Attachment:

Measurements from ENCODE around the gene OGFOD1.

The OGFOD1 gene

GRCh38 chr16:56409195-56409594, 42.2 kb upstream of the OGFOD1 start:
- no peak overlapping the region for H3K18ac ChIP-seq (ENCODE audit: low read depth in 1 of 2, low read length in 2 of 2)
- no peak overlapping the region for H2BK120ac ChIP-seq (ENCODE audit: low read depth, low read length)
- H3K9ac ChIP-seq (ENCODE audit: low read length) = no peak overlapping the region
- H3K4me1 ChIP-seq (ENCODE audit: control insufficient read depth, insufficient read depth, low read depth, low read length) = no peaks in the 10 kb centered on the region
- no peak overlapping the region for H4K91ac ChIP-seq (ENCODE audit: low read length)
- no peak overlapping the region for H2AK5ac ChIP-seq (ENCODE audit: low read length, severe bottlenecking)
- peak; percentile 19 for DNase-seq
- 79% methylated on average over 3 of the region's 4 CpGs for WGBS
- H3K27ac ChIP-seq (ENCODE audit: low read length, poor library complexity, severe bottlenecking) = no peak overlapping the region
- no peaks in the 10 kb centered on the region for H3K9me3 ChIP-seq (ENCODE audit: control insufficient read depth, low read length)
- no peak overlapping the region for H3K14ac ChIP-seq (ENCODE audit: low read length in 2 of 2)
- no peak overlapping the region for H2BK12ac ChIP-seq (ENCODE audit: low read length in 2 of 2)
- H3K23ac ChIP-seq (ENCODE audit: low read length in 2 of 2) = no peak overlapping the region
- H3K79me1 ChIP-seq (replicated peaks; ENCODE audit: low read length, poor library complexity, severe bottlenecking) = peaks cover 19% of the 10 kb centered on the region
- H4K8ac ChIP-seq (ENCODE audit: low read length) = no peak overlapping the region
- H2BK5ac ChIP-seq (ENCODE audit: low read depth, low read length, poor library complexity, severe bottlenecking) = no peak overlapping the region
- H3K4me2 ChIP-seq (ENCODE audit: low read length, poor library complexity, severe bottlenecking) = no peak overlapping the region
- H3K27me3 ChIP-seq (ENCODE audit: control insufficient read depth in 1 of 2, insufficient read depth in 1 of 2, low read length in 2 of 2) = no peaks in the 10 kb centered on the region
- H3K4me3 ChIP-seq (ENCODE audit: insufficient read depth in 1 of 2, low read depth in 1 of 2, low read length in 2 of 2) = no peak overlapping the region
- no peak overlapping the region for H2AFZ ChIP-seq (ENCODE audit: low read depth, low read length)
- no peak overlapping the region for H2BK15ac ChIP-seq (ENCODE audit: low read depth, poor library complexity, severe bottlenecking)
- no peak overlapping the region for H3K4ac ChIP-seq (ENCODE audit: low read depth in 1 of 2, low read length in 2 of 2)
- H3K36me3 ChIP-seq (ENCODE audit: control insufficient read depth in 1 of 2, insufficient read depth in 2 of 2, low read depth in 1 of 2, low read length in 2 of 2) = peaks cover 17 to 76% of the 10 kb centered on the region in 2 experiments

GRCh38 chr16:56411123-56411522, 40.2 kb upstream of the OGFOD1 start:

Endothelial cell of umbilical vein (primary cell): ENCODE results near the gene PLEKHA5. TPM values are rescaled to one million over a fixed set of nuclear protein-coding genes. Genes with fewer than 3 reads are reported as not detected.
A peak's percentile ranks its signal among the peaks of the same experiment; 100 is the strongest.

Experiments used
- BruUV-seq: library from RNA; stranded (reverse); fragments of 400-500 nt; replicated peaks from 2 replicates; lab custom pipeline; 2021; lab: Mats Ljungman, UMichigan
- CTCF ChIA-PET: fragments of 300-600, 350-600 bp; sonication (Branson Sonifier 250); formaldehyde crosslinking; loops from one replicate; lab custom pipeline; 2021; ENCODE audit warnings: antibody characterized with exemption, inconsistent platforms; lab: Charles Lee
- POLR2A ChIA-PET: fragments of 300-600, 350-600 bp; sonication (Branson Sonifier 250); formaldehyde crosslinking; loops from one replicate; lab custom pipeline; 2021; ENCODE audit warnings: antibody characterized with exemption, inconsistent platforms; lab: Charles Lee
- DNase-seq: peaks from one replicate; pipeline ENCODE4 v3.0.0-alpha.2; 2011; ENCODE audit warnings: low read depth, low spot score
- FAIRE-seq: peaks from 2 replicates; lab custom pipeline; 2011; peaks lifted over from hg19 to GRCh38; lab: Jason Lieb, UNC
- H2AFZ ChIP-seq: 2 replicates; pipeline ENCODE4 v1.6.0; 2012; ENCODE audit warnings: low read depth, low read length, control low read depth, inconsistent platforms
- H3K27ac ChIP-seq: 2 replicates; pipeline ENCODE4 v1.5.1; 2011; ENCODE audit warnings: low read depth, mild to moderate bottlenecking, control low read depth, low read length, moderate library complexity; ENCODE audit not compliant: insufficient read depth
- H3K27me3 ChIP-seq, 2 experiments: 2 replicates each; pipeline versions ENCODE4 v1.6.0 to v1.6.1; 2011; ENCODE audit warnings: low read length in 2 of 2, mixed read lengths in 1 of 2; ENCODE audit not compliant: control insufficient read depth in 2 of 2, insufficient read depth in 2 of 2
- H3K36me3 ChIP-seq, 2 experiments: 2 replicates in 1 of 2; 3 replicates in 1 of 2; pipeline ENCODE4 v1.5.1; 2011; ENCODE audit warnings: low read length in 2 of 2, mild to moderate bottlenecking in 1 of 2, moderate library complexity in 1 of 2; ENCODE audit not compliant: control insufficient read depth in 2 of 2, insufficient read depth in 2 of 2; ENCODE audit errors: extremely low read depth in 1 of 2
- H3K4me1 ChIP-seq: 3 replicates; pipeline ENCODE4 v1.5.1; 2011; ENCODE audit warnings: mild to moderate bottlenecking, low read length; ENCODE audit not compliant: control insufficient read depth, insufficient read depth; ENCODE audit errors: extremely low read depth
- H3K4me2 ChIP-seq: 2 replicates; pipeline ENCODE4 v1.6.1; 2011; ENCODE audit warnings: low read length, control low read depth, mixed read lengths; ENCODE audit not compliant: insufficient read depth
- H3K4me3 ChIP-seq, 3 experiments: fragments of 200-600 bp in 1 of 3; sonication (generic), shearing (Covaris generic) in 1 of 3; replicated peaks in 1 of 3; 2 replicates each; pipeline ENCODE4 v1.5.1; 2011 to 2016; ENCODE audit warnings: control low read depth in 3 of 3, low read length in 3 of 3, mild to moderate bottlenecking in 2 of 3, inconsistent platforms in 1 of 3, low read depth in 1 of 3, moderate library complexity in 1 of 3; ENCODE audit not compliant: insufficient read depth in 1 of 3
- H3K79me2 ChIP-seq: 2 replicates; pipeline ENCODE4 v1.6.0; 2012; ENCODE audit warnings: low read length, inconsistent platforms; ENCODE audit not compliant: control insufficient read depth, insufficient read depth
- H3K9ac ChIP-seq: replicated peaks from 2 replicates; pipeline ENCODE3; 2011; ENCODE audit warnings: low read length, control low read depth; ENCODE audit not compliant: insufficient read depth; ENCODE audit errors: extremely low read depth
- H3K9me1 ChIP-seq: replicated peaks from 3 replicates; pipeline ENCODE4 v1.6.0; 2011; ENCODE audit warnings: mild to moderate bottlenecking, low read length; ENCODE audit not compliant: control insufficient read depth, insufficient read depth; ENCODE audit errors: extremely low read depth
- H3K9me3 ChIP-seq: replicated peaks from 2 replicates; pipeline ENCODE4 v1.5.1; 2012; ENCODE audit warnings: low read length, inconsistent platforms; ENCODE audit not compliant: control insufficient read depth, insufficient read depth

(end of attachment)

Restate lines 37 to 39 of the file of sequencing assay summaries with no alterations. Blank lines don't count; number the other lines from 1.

- H3K27ac ChIP-seq: 2 replicates; pipeline ENCODE4 v1.5.1; 2011; ENCODE audit warnings: low read depth, mild to moderate bottlenecking, control low read depth, low read length, moderate library complexity; ENCODE audit not compliant: insufficient read depth
- H3K27me3 ChIP-seq, 2 experiments: 2 replicates each; pipeline versions ENCODE4 v1.6.0 to v1.6.1; 2011; ENCODE audit warnings: low read length in 2 of 2, mixed read lengths in 1 of 2; ENCODE audit not compliant: control insufficient read depth in 2 of 2, insufficient read depth in 2 of 2
- H3K36me3 ChIP-seq, 2 experiments: 2 replicates in 1 of 2; 3 replicates in 1 of 2; pipeline ENCODE4 v1.5.1; 2011; ENCODE audit warnings: low read length in 2 of 2, mild to moderate bottlenecking in 1 of 2, moderate library complexity in 1 of 2; ENCODE audit not compliant: control insufficient read depth in 2 of 2, insufficient read depth in 2 of 2; ENCODE audit errors: extremely low read depth in 1 of 2